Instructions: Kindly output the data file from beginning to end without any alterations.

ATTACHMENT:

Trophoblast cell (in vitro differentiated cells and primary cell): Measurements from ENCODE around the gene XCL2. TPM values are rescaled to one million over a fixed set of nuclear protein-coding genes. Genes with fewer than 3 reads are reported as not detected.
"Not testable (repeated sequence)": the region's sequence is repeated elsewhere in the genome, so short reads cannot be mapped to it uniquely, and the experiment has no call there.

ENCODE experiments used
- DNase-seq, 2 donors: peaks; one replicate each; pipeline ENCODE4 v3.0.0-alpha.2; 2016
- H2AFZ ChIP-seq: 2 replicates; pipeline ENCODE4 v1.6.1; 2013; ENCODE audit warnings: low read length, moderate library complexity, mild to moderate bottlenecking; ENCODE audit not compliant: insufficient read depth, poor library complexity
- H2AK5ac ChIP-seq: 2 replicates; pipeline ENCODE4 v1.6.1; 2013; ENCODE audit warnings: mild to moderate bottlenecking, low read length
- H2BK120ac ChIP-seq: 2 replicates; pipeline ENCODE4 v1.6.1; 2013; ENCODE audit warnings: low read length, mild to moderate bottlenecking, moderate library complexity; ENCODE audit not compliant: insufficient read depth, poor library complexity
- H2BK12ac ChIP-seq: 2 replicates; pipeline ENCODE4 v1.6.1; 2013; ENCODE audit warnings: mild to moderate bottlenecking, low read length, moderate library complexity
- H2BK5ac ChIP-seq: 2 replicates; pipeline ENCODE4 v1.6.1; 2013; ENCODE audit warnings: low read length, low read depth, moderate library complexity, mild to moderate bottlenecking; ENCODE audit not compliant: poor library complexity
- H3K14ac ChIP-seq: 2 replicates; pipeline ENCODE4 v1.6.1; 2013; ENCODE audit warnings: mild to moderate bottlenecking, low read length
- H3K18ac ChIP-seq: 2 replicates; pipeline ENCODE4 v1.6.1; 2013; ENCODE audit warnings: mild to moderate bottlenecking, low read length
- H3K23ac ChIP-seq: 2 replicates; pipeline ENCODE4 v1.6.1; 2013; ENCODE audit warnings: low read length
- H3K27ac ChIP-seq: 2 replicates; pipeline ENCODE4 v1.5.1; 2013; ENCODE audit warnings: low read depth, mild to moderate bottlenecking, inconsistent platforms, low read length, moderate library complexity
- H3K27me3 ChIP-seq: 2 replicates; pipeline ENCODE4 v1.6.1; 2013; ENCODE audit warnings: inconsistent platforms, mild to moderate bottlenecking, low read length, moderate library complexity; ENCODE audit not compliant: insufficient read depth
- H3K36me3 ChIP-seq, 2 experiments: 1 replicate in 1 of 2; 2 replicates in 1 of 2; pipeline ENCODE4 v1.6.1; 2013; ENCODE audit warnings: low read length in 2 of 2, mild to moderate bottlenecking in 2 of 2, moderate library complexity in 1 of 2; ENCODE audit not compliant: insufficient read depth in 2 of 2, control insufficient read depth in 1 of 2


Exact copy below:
Trophoblast cell (in vitro differentiated cells and primary cell): Measurements from ENCODE around the gene XCL2. TPM values are rescaled to one million over a fixed set of nuclear protein-coding genes. Genes with fewer than 3 reads are reported as not detected.
"Not testable (repeated sequence)": the region's sequence is repeated elsewhere in the genome, so short reads cannot be mapped to it uniquely, and the experiment has no call there.

ENCODE experiments used
- DNase-seq, 2 donors: peaks; one replicate each; pipeline ENCODE4 v3.0.0-alpha.2; 2016
- H2AFZ ChIP-seq: 2 replicates; pipeline ENCODE4 v1.6.1; 2013; ENCODE audit warnings: low read length, moderate library complexity, mild to moderate bottlenecking; ENCODE audit not compliant: insufficient read depth, poor library complexity
- H2AK5ac ChIP-seq: 2 replicates; pipeline ENCODE4 v1.6.1; 2013; ENCODE audit warnings: mild to moderate bottlenecking, low read length
- H2BK120ac ChIP-seq: 2 replicates; pipeline ENCODE4 v1.6.1; 2013; ENCODE audit warnings: low read length, mild to moderate bottlenecking, moderate library complexity; ENCODE audit not compliant: insufficient read depth, poor library complexity
- H2BK12ac ChIP-seq: 2 replicates; pipeline ENCODE4 v1.6.1; 2013; ENCODE audit warnings: mild to moderate bottlenecking, low read length, moderate library complexity
- H2BK5ac ChIP-seq: 2 replicates; pipeline ENCODE4 v1.6.1; 2013; ENCODE audit warnings: low read length, low read depth, moderate library complexity, mild to moderate bottlenecking; ENCODE audit not compliant: poor library complexity
- H3K14ac ChIP-seq: 2 replicates; pipeline ENCODE4 v1.6.1; 2013; ENCODE audit warnings: mild to moderate bottlenecking, low read length
- H3K18ac ChIP-seq: 2 replicates; pipeline ENCODE4 v1.6.1; 2013; ENCODE audit warnings: mild to moderate bottlenecking, low read length
- H3K23ac ChIP-seq: 2 replicates; pipeline ENCODE4 v1.6.1; 2013; ENCODE audit warnings: low read length
- H3K27ac ChIP-seq: 2 replicates; pipeline ENCODE4 v1.5.1; 2013; ENCODE audit warnings: low read depth, mild to moderate bottlenecking, inconsistent platforms, low read length, moderate library complexity
- H3K27me3 ChIP-seq: 2 replicates; pipeline ENCODE4 v1.6.1; 2013; ENCODE audit warnings: inconsistent platforms, mild to moderate bottlenecking, low read length, moderate library complexity; ENCODE audit not compliant: insufficient read depth
- H3K36me3 ChIP-seq, 2 experiments: 1 replicate in 1 of 2; 2 replicates in 1 of 2; pipeline ENCODE4 v1.6.1; 2013; ENCODE audit warnings: low read length in 2 of 2, mild to moderate bottlenecking in 2 of 2, moderate library complexity in 1 of 2; ENCODE audit not compliant: insufficient read depth in 2 of 2, control insufficient read depth in 1 of 2